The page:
Iraq was long neglected by Middle East political scientists, rarely treated as a comparative case for studies of democratization or social mobilization and generally viewed as an exceptional outlier case in studies of authoritarianism. Islamist movements in Iraq received little attention, despite the participation of a Muslim Brotherhood-affiliated party in government as well as the fascinating array of Shi‘i Islamist movements and parties that have competed in elections and governed the country since 2005. The neglect of Iraq had many causes. Prior to 2003, Saddam Hussein’s security state offered little access to researchers of any kind, while the intense violence and insecurity in the decade after his overthrow deterred most scholars who were not embedded with coalition authorities or the U.S. military. Political opposition to the invasion and occupation of Iraq may also have led scholars to avoid research which they thought might somehow vindicate the Bush administration’s calls for democratization through regime change.
In recent years, however, the study of Iraq has undergone a quiet renaissance. Iraq has become comparatively safer and more open to academic research than in the past, while other Arab countries have become closed to researchers or less safe. New outrages since the 2011 Arab Uprisings, such as the debates over intervention in Syria, Libya, and Yemen, have perhaps eased the unique stigma surrounding the post-2003 Iraqi project, while a younger generation of scholars may be less shaped by the politics of that moment. The failed states and civil wars of the post-2011 period arguably have made Iraq “less unique,” with its experience now viewed as offering valuable comparative perspective. The opening of the Ba‘ath Party archives to researchers, while problematic in some ways, has created the possibility for genuinely unique archival study of the inner workings of an Arab autocracy. And a generation of young Iraqi scholars has emerged writing about their own country’s politics and society.
This has led to a rethinking of the relationships among religion, violence, and the Iraqi state before and after 2003. How much control did the Ba‘th regime have over society immediately before the invasion, and what role did violence play in that control? In what ways did the regime’s Faith Campaign in the 1990s influence the post-invasion prominence of religious actors? Why did sectarian politics and violence become so pronounced soon after the invasion yet later ebb? Finally, what dynamics within Iraq are missed by looking at the country through a lens that prioritizes sectarianism?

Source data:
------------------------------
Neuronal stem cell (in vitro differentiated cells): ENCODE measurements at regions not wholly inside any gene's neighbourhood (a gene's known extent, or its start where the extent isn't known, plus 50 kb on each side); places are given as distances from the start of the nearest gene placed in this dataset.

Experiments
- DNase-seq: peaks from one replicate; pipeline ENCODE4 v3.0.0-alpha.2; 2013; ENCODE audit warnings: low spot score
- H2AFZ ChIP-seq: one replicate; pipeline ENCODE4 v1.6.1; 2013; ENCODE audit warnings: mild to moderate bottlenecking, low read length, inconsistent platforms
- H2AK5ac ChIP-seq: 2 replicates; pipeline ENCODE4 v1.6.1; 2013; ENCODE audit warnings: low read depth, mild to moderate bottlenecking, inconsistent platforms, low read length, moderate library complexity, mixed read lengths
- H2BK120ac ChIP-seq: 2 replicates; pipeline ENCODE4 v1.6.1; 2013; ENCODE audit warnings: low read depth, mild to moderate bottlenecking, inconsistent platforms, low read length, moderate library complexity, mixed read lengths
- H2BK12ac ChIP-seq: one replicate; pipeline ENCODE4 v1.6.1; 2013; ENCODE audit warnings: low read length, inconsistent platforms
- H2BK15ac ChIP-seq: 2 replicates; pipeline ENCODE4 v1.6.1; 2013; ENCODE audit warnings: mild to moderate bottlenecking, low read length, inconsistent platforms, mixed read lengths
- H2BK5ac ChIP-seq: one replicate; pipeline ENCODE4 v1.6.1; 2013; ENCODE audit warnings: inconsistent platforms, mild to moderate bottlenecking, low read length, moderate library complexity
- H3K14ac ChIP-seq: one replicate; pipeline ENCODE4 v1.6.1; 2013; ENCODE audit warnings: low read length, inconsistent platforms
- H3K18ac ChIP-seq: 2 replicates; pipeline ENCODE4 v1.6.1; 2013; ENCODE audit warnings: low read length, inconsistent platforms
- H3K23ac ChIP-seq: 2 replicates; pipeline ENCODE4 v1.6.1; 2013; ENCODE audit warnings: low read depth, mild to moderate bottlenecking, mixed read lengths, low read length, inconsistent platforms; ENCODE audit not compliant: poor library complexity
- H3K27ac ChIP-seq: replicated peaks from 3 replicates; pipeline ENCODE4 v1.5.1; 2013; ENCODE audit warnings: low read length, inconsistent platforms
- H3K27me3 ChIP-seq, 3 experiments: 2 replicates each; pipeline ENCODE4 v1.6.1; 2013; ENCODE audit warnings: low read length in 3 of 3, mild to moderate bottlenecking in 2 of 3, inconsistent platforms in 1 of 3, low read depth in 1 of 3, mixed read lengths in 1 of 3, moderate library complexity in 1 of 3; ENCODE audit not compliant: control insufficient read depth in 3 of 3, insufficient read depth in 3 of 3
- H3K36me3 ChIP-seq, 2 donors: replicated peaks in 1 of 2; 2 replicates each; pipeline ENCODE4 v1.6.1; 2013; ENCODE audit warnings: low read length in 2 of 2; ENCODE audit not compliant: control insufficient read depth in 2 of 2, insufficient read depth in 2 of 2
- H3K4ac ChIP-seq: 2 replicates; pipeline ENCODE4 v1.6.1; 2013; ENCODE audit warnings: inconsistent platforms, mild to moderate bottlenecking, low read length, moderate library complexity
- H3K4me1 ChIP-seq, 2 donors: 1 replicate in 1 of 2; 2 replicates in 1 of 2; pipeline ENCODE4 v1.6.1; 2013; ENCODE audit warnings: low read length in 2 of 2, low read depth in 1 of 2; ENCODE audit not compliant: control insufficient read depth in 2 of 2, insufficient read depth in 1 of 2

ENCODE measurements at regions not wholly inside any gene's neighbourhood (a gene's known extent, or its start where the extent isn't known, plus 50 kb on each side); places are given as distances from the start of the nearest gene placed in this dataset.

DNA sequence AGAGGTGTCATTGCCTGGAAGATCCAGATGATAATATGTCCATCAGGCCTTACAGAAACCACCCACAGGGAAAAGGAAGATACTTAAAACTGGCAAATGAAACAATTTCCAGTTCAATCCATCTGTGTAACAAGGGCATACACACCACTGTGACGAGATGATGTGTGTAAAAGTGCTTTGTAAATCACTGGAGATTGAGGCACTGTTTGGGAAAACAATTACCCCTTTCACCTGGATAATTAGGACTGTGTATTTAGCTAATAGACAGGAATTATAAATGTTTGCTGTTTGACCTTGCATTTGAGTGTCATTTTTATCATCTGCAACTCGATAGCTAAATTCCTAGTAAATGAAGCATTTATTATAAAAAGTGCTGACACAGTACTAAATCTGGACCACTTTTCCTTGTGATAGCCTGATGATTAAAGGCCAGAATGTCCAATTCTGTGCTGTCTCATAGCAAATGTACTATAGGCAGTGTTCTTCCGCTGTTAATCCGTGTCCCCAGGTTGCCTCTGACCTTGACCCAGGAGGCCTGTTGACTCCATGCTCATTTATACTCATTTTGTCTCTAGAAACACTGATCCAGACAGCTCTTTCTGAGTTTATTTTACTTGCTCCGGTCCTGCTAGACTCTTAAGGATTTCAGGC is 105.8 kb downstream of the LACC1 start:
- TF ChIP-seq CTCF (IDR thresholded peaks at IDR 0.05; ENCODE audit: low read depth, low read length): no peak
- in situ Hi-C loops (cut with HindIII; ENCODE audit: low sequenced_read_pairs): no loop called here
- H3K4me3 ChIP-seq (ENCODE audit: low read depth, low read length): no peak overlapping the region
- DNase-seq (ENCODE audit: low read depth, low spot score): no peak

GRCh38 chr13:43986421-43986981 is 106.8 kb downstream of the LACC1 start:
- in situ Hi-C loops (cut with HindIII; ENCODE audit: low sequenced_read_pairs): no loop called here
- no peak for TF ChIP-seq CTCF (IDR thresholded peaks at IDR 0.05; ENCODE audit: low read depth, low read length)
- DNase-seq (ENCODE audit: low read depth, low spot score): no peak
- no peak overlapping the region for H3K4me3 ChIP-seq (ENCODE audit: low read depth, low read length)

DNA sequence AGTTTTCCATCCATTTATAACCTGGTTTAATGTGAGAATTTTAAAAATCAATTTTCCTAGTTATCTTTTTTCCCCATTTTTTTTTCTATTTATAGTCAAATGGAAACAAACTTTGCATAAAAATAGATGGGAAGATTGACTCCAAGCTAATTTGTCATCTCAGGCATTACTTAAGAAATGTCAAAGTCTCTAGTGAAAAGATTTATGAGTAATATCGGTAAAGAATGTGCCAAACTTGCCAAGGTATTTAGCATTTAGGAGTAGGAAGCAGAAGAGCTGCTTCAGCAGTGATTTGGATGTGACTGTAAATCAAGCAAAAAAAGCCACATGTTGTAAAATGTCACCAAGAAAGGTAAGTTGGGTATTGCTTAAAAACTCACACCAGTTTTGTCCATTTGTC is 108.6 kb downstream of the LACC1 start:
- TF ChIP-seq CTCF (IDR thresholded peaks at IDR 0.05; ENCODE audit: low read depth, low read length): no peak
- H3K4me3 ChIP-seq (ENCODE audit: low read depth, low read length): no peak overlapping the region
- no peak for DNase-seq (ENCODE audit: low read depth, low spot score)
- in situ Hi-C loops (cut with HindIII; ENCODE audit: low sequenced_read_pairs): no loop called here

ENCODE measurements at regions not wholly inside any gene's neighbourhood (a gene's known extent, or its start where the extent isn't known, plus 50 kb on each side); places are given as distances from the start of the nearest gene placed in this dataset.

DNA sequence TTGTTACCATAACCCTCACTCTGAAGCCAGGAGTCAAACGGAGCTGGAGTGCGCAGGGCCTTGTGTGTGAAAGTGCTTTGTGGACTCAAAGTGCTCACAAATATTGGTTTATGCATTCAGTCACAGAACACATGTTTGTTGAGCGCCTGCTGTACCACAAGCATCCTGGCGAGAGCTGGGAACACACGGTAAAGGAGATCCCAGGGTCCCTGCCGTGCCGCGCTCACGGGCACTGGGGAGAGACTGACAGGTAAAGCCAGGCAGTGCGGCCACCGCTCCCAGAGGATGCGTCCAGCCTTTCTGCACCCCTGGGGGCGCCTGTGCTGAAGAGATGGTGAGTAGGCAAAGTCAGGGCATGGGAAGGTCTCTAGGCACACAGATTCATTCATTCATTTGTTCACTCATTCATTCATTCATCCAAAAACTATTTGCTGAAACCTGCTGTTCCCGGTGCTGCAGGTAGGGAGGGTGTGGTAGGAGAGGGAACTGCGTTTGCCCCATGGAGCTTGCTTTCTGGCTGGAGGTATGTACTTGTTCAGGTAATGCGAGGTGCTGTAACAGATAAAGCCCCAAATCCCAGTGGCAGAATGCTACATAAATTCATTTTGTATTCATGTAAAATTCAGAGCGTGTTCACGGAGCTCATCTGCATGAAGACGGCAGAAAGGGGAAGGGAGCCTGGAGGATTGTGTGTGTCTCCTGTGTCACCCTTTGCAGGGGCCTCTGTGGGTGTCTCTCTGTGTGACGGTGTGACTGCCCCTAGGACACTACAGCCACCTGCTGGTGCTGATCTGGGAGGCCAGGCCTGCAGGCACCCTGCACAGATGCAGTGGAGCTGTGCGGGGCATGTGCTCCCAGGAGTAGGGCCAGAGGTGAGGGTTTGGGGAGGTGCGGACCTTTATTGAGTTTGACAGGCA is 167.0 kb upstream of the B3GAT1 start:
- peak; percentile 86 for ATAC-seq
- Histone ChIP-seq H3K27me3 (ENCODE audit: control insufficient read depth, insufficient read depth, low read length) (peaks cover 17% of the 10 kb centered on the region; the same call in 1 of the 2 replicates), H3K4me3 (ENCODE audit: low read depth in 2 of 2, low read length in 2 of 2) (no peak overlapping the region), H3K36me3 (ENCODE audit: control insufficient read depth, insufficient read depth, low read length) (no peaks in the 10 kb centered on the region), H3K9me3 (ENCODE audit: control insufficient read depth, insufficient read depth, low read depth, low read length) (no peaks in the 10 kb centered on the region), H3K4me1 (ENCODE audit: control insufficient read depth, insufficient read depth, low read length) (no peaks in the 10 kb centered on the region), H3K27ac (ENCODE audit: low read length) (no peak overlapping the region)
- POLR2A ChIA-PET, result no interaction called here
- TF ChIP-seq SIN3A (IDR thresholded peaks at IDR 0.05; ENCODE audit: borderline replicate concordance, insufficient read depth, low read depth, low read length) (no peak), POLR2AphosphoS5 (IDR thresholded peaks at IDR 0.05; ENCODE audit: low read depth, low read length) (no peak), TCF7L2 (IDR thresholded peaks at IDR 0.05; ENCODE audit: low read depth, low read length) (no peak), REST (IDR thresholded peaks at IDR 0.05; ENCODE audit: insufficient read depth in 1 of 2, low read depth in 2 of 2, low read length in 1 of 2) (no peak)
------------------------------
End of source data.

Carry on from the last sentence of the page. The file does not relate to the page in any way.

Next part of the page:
In April 2019, POMEPS and the Crown Center for Middle East Studies at Brandeis University brought together almost two dozen scholars to discuss these and other topics. The authors come from different disciplines – political science, history, sociology, and urban studies – and employ a range of methodologies and sources of data. All of the authors have conducted research either in Iraq or in the Ba‘th Party Records at the Hoover Institution or both. The 14 papers in POMEPS Studies 35: Religion, Violence, and the State in Iraq exemplify the ways in which scholars are using new perspectives, data, and sources to offer insights into religion, violence, and the state in Iraq’s past, present, and future.
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Introduction: Religion, Violence, and the State in Iraq, Marc Lynch and David Siddhartha Patel
The State Under Sanctions
War, Bureaucracy, and Controlling Religion in Saddam’s Iraq, Samuel Helfont, Naval Postgraduate School
Sex Crimes and Punishment in Baghdad, Alissa Walter, Seattle Pacific University
Sectarianism, Religious Actors, and the State
Institutionalizing Exclusion: De-Ba‘thification in post-2003 Iraq, Shamiran Mako, Boston University
Ayatollah Sistani: Much More than a “Guide” for Iraqis, Caroleen Sayej, Connecticut College
Reimagining the Hawza and the State, Marsin Alshamary, Massachusetts Institute of Technology
Siting the State: Intersections of space, religion, and political economy in Baghdad, Omar Sirri, University of Toronto
Muhasasa Ta’ifiya and its Others: Domination and contestation in Iraq’s political field, Toby Dodge, London School of Economics
The Diminishing Relevance of the Sunni-Shi‘a Divide, Fanar Haddad, National University of Singapore
ISIS, Violence, and Legacies
Understanding Displacement Decisions During Rebel Governance: Evidence from Mosul, Iraq, Mara Redlich Revkin, Yale University
Achieving a Durable Peace by Reforming Post-ISIS Justice Mechanisms in Iraq, Nussaibah Younis, European Institute of Peace
Genocidal Rape and Community Cohesion: The Case of Yezidis, Tutku Ayhan, University of Central Florida
Seeing Beyond Ethnosectarianism
Violence in Iraq: Some Methodological and Historiographical Questions, Sara Pursley, New York University
Cultural Antecedents of the Leftist-Sadrist Alliance: A case study of Sadrist institution building, Benedict Robin-D’Cruz, University of Edinburgh
Feminist Activisms in Post-Da’esh Iraq, Zahra Ali, Rutgers University